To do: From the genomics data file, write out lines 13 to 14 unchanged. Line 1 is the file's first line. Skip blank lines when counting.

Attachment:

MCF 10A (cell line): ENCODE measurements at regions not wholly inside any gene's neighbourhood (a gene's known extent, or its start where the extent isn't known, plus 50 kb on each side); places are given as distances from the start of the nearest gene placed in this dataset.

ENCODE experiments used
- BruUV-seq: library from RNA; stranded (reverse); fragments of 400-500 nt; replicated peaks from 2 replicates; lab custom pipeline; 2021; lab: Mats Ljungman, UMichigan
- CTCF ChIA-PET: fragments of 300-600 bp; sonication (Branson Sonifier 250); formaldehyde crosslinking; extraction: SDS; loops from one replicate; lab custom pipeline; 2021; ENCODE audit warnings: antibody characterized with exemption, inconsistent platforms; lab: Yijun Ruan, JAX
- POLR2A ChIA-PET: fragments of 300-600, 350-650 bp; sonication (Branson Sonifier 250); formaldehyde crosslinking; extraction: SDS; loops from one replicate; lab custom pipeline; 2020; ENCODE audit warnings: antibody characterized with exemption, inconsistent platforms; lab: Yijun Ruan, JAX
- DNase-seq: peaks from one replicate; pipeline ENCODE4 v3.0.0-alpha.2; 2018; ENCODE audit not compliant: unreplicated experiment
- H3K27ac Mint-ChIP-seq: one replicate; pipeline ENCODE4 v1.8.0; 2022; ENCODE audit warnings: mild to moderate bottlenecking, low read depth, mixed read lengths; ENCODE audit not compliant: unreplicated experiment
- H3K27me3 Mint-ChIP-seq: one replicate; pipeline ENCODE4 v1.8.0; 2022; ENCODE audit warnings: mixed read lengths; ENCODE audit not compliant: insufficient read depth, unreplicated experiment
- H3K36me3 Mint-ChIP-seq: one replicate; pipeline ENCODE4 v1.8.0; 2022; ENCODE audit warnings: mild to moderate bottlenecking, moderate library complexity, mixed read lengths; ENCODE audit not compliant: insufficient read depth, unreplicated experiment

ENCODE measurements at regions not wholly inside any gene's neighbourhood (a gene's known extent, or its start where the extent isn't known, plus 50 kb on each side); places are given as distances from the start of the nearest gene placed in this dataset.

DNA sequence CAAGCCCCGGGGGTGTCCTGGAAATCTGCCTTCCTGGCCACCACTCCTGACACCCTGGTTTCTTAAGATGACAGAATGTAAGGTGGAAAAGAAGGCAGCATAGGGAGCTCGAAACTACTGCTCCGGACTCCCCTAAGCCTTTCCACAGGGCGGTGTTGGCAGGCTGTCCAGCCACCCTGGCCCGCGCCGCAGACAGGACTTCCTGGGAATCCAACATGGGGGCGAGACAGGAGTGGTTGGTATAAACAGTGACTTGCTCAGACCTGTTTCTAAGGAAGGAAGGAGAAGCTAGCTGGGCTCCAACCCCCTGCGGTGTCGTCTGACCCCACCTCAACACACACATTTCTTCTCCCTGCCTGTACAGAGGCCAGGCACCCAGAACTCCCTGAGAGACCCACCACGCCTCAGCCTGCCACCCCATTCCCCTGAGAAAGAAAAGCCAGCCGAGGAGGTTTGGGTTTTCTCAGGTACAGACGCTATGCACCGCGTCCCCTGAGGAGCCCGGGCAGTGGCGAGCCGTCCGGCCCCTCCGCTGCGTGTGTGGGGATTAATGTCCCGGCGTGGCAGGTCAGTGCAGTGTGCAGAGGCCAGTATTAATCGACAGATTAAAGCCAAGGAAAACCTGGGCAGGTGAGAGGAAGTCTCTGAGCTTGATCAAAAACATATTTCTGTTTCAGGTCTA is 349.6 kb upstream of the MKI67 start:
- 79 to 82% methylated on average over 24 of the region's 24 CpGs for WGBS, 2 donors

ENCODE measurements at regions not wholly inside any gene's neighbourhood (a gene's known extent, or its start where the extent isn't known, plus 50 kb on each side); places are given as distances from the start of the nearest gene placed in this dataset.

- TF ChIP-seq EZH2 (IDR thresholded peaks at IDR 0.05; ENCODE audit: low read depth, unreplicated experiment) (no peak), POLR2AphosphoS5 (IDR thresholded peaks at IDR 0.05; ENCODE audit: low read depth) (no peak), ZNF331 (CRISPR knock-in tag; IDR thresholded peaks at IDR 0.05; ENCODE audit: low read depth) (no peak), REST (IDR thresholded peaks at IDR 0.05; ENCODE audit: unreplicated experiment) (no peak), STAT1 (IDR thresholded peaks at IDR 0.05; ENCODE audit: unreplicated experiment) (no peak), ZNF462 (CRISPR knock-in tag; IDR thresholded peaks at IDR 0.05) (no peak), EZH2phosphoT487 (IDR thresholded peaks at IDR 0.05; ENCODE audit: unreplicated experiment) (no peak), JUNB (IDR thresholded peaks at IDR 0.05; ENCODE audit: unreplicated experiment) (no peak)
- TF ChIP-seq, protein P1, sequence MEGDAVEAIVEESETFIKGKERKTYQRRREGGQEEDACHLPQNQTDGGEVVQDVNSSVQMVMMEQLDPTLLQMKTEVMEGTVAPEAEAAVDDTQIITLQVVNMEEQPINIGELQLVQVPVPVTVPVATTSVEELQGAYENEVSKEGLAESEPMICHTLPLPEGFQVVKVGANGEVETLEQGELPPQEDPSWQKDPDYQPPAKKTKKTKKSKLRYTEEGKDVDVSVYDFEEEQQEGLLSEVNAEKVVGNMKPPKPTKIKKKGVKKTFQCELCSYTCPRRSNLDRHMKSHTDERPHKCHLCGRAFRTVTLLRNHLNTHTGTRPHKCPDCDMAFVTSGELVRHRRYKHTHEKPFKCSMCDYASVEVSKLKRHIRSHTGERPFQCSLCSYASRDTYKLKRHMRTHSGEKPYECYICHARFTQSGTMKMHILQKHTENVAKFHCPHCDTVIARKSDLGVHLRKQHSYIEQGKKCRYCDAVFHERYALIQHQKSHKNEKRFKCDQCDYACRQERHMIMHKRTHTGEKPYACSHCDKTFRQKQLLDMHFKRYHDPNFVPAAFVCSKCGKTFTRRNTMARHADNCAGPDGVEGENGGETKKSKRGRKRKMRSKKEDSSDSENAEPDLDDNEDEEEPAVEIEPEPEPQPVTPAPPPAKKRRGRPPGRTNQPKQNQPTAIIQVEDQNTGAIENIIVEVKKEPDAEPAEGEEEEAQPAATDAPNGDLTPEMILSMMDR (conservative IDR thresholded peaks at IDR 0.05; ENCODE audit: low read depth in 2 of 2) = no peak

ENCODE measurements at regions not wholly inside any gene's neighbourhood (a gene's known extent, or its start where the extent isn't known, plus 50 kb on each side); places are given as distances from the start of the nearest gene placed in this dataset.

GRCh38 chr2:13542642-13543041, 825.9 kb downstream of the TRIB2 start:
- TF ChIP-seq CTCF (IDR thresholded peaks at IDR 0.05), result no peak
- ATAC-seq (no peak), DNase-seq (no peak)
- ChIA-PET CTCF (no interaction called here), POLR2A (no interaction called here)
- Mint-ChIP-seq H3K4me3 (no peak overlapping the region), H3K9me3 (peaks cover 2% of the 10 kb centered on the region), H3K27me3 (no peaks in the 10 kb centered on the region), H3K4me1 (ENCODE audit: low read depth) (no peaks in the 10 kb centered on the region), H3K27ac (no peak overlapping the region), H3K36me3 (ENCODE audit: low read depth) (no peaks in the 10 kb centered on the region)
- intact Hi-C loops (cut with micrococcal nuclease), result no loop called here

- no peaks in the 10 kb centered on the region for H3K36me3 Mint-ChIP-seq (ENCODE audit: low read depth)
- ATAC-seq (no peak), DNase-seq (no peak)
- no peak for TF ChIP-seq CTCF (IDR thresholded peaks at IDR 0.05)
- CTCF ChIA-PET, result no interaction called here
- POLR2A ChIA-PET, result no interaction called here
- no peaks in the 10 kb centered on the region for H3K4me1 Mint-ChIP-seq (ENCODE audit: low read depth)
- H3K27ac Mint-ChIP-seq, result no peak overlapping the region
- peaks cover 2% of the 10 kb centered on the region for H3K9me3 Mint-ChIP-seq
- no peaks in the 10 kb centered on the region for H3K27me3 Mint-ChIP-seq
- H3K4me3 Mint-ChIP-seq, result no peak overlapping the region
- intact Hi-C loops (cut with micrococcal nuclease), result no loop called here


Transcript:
ENCODE measurements at regions not wholly inside any gene's neighbourhood (a gene's known extent, or its start where the extent isn't known, plus 50 kb on each side); places are given as distances from the start of the nearest gene placed in this dataset.

- TF ChIP-seq EZH2 (IDR thresholded peaks at IDR 0.05; ENCODE audit: low read depth, unreplicated experiment) (no peak), POLR2AphosphoS5 (IDR thresholded peaks at IDR 0.05; ENCODE audit: low read depth) (no peak), ZNF331 (CRISPR knock-in tag; IDR thresholded peaks at IDR 0.05; ENCODE audit: low read depth) (no peak), REST (IDR thresholded peaks at IDR 0.05; ENCODE audit: unreplicated experiment) (no peak), STAT1 (IDR thresholded peaks at IDR 0.05; ENCODE audit: unreplicated experiment) (no peak), ZNF462 (CRISPR knock-in tag; IDR thresholded peaks at IDR 0.05) (no peak), EZH2phosphoT487 (IDR thresholded peaks at IDR 0.05; ENCODE audit: unreplicated experiment) (no peak), JUNB (IDR thresholded peaks at IDR 0.05; ENCODE audit: unreplicated experiment) (no peak)